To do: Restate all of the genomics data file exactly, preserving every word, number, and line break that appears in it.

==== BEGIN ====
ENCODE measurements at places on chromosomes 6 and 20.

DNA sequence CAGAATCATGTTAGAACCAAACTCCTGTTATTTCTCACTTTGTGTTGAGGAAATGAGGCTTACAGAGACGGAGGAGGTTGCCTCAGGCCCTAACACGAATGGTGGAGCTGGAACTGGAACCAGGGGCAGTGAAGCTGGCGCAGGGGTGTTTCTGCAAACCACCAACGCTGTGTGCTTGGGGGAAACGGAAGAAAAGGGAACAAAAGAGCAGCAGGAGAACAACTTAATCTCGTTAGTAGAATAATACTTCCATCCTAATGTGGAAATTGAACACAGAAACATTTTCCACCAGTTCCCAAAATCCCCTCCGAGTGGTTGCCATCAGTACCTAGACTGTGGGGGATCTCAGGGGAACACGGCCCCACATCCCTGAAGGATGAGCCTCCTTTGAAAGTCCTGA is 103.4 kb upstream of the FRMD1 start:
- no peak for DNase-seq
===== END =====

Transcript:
ENCODE measurements at places on chromosomes 6 and 20.

DNA sequence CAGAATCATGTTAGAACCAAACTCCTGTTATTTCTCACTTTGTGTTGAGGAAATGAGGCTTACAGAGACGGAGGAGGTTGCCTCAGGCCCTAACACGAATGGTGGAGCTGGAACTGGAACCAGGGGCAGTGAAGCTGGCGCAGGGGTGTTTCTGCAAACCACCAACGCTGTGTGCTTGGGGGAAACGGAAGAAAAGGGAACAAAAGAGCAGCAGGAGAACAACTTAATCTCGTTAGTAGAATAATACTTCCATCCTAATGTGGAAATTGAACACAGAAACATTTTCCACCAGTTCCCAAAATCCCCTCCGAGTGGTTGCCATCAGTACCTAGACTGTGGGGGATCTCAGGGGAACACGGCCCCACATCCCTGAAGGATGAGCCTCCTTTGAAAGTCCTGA is 103.4 kb upstream of the FRMD1 start:
- no peak for DNase-seq